Parents often seek the help of their kids with estate planning, especially those with children 40 years and above. They may want help accessing the guidance they need, getting their documents ready and so on. However, this can lead to undue influence, which can encourage a contest in the future.
So, can you help your parents with estate planning and avoid undue influence? This guide provides you with three tips.
Include your siblings
If you have siblings, it will help to include them when your parent(s) wants to talk about estate planning. Your parents may choose to speak with you because you live closer or are the eldest. However, even though you have nothing to hide, your siblings may raise questions. Thus, to be safe, when your parents want to have an estate planning conversation, encourage them to call a family meeting.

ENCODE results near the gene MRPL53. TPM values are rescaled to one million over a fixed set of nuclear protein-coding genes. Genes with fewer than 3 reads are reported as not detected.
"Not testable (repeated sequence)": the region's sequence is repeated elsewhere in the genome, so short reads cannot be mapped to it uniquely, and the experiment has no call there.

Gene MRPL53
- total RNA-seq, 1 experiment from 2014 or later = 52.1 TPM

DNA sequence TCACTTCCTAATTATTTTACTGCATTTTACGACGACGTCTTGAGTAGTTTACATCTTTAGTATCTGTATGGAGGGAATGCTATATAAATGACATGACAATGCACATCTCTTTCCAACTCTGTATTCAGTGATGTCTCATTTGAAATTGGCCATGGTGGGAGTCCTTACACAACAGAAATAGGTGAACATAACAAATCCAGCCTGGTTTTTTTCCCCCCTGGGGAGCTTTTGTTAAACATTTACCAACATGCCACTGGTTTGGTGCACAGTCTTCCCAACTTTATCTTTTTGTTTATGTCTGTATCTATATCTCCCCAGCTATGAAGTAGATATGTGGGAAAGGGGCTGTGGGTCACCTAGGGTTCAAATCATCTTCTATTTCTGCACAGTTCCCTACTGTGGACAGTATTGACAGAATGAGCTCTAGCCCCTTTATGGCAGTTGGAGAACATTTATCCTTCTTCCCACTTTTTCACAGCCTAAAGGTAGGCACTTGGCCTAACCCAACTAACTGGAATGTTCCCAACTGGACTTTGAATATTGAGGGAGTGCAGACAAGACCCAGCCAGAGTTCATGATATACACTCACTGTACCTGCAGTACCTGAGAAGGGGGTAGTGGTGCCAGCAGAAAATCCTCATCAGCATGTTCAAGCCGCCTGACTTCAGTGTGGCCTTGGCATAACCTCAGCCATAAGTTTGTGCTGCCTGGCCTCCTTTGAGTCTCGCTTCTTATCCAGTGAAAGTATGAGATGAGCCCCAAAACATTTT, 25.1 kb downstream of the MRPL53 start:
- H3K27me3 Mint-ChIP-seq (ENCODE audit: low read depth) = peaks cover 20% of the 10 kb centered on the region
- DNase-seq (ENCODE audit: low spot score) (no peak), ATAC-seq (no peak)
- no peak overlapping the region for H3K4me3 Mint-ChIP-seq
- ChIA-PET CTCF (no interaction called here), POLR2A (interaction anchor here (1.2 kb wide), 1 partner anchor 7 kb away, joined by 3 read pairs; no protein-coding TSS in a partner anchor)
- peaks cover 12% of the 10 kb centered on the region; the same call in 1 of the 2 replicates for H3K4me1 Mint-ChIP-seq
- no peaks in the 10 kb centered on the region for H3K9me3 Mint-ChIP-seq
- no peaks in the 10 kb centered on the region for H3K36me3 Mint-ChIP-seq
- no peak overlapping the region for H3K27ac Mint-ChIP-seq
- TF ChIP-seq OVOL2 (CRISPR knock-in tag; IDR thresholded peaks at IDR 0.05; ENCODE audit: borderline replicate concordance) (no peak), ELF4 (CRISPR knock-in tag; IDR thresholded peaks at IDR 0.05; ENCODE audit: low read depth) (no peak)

Don’t help in making decisions
You can help your parents get in touch with an experienced attorney, financial advisor or tax specialist, but you should not play an active role when they work with them. You can set the appointments, but your parents should independently speak with them. You should not be present in the meetings.
When helping your parents with estate planning, you should keep detailed records. These include booked appointments, notes of your conversations and details about any task you perform. If possible, you can bring your siblings to some tasks.
Be careful about what you say
When speaking with your parents about any matter concerning their estate plan, you should be careful about what you say. Avoid statements that may be viewed as an influence on their decisions.
It will help to work with a neutral party when helping your parents with estate planning to avoid being accused of undue influence.